> disconcerting, except in the case of multipart/digest, I think.

Or message/rfc822:

    except Exception as exc:
        errormsg = MIMEMEssage()
        errormsg['To'] = msg['sender'] or msg['from']
        errormsg['From'] = 'robot at mydomain.org'
        errormsg.set_content("I'm sorry, sending failed: {}".format(exc))
        errormsg.add_attachment(orig_msg, disposition='inline')

(Terrible code, but you get the idea :)

>  >     fullmsg.set_content("et la il est monté sur moi et il commence"
>  >                        " a m'étouffer.")
>  >     htmlmsg = MIMEMessage()
>  >     htmlmsg.set_content("<p>et la il est monté sur moi et il commence"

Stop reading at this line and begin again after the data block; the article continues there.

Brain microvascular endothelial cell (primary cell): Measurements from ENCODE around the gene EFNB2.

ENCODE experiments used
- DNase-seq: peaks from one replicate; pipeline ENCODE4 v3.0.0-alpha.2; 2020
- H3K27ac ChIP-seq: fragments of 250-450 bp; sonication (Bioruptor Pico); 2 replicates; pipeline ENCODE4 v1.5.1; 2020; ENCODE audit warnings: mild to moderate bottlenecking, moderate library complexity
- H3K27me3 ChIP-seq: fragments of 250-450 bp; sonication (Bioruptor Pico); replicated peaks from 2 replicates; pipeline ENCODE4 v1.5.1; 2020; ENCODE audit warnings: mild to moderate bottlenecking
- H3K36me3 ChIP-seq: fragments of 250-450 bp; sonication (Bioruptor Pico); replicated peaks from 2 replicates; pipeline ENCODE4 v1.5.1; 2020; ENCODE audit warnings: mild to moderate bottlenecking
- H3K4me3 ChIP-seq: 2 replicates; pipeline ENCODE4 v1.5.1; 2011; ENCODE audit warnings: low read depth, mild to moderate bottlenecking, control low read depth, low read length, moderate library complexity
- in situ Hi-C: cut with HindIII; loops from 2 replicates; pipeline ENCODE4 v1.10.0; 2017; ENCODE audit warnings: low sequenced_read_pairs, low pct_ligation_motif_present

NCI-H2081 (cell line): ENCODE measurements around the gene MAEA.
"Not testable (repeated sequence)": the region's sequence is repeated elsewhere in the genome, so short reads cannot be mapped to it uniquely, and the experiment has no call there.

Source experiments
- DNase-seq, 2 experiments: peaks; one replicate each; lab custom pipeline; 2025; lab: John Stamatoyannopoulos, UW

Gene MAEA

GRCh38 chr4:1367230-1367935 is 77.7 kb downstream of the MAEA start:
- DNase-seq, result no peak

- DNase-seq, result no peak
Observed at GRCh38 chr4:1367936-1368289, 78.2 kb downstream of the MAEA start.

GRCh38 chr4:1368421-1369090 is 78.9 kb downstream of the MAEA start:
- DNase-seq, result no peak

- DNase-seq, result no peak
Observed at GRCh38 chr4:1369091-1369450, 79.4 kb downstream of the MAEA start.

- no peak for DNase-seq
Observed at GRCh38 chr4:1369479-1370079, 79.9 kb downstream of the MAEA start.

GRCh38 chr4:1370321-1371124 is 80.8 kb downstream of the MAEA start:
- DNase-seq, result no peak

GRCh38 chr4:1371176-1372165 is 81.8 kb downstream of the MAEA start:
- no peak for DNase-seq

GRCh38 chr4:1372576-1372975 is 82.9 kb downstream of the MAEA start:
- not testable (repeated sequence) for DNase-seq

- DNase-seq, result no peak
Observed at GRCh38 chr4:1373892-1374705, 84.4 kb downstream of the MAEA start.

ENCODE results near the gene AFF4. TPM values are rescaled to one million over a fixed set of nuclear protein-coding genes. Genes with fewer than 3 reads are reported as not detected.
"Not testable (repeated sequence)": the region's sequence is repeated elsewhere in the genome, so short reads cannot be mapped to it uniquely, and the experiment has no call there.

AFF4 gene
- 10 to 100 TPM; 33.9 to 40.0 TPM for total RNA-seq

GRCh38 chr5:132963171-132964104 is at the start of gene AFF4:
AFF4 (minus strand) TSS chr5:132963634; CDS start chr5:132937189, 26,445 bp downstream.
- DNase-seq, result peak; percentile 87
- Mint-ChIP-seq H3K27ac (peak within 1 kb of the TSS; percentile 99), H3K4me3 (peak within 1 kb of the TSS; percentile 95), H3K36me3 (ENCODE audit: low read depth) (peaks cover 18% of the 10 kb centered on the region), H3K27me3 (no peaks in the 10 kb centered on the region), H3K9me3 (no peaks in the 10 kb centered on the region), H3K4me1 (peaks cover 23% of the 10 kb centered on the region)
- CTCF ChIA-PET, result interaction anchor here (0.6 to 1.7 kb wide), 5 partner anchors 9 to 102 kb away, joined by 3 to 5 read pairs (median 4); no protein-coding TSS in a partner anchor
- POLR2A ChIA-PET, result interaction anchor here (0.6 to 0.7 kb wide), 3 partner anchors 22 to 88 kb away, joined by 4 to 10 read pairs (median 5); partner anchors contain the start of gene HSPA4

>  >                         " a m'étouffer.</p><img src='image1' />",
>  >                         subtype='html')
> I think I'd like to express the suite above as
>     fullmsg.payload.add_alternative(...)
>     fullmsg.payload.add_alternative(..., subtype='html')
> This would automatically convert the MIME type of fullmsg to
> 'multipart/alternative', and .payload to a list where necessary.
> .set_content() would be available but it's "dangerous" (it could
> replace an arbitrary multipart -- this would be useful operation to
> replace it with a textual URL or external-body part).

Having an attribute with methods that affect the parent object is not a
natural act in Python.  (Is it in OO in general?)  But aside from that,
I'm not sure I see the point of a two level name here.  You are still
talking about mutating the message model object, which is exactly what
is going on in my example: if you call add_alternative on a text part,
it gets turned into a multipart/alternative with the first part being